James W. Ceaser is Professor of Politics at the University of Virginia, where he has taught since 1976. He has written several books on American politics and political thought, including Presidential Selection, Liberal Democracy and Political Science, Reconstructing America, and Nature and History in American Political Development. Professor Ceaser has held visiting professorships at the University of Florence, the University of Basel, Oxford University, the University of Bordeaux, and the University of Rennes.
Professor Ceaser has spent much time working in the areas of civic education and democracy studies. He has traveled extensively for the State Department giving lectures on American politics and advising programs designed for the study of American politics. His most important contribution in the area was his role in the planning and establishment of The George C. Marshall Center for European Studies in Garmisch, Germany, for which the United States Army awarded him The Joint Meritorious Unit Award for Total Engagement (1996). Professor Ceaser is a frequent contributor to the popular press, and he often comments on American politics for the Voice of America.
Rita Koganzon is a lecturer in the Department of Politics at the University of Virginia. Her work focuses on childhood, education, and the family in historical and contemporary political thought. Her research has been published in the American Political Science Review, the Review of Politics, and the History of Education Quarterly. She is currently working on a book that examines the changing relationship between familial and political authority in English and French political thought from the sixteenth through the eighteenth centuries. She received her PhD in Government from Harvard University and her BA in History from the University of Chicago. She has worked as an editorial assistant at the New York Times, and occasionally contributes to popular publications, including the New Atlantis, the Claremont Review of Books, and National Affairs.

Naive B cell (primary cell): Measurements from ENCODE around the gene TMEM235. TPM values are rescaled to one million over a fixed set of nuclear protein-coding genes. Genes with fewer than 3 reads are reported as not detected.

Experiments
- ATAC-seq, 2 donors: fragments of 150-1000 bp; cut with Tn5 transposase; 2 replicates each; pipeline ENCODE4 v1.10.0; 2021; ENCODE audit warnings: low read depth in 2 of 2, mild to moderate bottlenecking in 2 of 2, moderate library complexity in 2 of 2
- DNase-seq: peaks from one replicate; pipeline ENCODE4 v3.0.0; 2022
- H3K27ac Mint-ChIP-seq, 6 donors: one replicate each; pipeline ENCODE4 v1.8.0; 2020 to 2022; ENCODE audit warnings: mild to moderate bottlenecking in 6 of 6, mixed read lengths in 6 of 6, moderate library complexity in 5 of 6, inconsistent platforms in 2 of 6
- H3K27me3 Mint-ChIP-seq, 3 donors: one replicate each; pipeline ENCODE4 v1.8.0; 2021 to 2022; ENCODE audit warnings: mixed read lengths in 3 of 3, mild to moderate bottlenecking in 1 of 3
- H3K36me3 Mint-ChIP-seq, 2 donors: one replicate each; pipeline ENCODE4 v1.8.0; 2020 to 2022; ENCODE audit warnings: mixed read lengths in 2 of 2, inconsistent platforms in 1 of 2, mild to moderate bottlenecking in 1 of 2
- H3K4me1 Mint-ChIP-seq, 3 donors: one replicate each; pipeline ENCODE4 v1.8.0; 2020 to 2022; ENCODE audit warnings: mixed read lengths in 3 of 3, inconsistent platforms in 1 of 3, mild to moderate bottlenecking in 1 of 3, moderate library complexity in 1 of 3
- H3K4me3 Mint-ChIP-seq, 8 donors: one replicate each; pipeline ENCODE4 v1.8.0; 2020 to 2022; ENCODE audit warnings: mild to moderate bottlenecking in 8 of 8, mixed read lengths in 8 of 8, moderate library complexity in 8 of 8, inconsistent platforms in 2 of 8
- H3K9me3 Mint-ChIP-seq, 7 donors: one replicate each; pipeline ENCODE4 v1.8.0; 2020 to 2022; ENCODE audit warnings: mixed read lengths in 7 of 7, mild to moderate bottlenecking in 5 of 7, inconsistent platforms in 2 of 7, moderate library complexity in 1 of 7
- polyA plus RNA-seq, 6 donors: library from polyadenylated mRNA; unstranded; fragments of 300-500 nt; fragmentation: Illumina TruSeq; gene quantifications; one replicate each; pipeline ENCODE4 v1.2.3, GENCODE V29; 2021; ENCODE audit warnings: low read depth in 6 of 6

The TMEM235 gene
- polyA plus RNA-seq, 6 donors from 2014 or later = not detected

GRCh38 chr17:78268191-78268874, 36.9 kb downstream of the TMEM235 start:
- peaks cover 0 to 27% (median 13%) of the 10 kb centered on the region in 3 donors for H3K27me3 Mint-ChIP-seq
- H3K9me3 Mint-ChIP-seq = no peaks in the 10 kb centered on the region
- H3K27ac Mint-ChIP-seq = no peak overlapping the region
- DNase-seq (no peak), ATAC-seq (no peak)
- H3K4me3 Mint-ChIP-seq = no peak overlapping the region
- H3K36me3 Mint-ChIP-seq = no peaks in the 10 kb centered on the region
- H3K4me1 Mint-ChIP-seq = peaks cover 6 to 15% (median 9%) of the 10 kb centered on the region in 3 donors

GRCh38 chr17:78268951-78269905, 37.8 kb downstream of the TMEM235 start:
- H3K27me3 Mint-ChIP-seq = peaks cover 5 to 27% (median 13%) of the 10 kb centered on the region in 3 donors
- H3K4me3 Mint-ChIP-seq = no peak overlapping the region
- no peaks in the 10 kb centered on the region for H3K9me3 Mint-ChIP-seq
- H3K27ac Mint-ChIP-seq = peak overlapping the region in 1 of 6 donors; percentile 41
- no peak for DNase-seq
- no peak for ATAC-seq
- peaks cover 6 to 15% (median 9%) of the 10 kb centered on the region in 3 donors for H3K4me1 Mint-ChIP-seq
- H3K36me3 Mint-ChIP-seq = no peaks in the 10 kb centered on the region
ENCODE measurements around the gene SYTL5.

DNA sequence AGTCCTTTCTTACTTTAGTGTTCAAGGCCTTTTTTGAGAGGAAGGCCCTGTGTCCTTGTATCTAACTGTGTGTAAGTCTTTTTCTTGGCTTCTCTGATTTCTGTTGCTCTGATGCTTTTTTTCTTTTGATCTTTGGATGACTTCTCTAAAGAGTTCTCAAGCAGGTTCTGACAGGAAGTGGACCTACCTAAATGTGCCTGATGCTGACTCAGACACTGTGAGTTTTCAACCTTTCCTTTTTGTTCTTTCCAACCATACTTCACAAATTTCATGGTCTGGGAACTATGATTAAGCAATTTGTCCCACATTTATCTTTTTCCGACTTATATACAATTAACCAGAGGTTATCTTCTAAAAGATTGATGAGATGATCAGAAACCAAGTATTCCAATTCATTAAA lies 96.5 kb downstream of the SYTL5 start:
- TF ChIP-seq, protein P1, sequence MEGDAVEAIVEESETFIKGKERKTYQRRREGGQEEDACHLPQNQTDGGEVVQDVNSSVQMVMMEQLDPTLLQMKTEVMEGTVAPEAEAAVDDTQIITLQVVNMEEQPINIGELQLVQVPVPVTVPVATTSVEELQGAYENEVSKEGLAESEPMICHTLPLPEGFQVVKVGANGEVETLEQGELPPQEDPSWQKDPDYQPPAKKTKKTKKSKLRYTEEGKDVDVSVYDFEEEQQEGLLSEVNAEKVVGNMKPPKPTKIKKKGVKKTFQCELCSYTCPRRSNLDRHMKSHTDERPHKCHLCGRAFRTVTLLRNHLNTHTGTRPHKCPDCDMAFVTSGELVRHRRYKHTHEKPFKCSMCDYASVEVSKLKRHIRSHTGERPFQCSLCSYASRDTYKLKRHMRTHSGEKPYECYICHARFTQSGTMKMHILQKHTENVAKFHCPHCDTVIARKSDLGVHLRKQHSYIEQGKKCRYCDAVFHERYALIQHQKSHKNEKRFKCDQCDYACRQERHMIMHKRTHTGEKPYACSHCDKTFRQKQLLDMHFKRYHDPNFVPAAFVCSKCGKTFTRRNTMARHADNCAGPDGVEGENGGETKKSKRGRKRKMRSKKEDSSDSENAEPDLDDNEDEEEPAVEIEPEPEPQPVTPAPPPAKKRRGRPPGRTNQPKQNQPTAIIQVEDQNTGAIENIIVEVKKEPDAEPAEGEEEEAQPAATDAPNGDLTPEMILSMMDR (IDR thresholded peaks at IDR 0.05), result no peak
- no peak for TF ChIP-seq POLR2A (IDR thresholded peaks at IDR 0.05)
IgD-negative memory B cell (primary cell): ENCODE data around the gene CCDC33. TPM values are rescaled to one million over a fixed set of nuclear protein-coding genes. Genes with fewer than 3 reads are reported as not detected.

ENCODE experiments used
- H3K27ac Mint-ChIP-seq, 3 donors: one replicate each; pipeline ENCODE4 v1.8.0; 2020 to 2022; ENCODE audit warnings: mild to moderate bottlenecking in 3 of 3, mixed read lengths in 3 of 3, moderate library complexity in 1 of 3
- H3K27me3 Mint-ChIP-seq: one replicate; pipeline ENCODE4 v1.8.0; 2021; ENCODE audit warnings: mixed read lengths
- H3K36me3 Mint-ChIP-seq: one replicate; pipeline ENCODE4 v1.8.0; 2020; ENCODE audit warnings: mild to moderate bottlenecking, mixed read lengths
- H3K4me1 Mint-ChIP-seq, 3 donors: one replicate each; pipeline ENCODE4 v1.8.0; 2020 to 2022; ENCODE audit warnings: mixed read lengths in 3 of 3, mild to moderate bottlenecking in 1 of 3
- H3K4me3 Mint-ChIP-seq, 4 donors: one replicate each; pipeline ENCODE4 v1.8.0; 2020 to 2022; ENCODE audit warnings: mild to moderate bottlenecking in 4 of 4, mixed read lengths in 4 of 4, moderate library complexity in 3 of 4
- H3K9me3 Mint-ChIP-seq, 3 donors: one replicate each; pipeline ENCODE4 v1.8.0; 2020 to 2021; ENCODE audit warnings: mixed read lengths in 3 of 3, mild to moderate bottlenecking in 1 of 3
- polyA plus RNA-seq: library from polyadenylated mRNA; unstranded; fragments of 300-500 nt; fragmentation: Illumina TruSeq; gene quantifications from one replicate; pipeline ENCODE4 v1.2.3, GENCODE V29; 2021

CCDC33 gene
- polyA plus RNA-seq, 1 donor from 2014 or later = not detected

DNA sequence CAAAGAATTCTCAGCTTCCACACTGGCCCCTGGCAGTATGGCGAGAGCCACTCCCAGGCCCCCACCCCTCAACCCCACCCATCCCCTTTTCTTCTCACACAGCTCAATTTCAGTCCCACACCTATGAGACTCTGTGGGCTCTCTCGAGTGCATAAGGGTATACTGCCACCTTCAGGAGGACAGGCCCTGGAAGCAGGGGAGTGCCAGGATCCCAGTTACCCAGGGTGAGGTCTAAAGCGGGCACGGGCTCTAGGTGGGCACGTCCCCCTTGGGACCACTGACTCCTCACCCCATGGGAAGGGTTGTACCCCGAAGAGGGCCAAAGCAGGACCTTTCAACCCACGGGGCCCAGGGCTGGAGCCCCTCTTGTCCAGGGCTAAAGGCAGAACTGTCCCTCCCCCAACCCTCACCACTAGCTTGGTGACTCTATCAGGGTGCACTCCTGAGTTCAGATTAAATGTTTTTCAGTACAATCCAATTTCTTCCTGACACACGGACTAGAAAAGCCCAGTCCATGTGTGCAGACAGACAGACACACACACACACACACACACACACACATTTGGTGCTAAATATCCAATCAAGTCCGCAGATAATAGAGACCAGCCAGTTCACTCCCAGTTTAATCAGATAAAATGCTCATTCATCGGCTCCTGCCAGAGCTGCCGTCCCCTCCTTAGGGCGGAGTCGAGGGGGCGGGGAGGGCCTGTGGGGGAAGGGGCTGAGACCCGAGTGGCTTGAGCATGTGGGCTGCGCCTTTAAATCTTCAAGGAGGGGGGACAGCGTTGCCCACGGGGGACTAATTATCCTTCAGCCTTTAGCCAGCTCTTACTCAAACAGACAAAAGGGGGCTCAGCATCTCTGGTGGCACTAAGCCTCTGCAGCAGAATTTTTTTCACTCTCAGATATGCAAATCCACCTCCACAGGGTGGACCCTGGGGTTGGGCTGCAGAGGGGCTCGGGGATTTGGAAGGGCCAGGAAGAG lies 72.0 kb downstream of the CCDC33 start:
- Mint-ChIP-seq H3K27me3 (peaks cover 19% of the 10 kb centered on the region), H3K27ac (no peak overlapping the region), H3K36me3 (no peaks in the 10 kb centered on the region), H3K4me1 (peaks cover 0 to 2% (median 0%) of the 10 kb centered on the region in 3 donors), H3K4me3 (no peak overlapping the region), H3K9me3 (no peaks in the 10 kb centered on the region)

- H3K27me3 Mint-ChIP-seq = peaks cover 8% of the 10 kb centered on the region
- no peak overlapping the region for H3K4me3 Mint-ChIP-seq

Connor Ewing is the 2016-2018 Postdoctoral Fellow in the Program on Constitutionalism and Democracy and a Lecturer in the Department of Politics. Spanning the fields of Public Law and American Politics, his research focuses on American constitutional theory, American political thought, and American political and constitutional development. His doctoral research examined the relationship between the structure of the federal system and development of American constitutionalism. In 2017, his dissertation was nominated for the Edward S. Corwin Award for Best Dissertation in Public Law. His work has appeared or is forthcoming in the International Journal of Constitutional Law and the Tulsa Law Review. Connor received his B.A. from the University of Wisconsin—Madison, A.M. from the University of Chicago, and Ph.D. from the University of Texas at Austin.
Lynn Uzzell received her BA in speech communications at Black Hills State University and her MA and PhD in politics at the University of Dallas. She has taught extensively on political philosophy, rhetoric, the United States Constitution, and American political thought at Baylor University, the University of Virginia, and the University of Richmond. She specializes in the Constitutional Convention of 1787. For four years she was also the scholar in residence at the Center for the Constitution at James Madison’s Montpelier. She is currently teaching a course in the American Political Tradition at the University of Virginia and working on the first complete and impartial appraisal of James Madison’s Notes of the Constitutional Convention.
Evan Pivonka received his PhD in Politics at the University of Virginia. He is Special Assistant to the Honor Committee.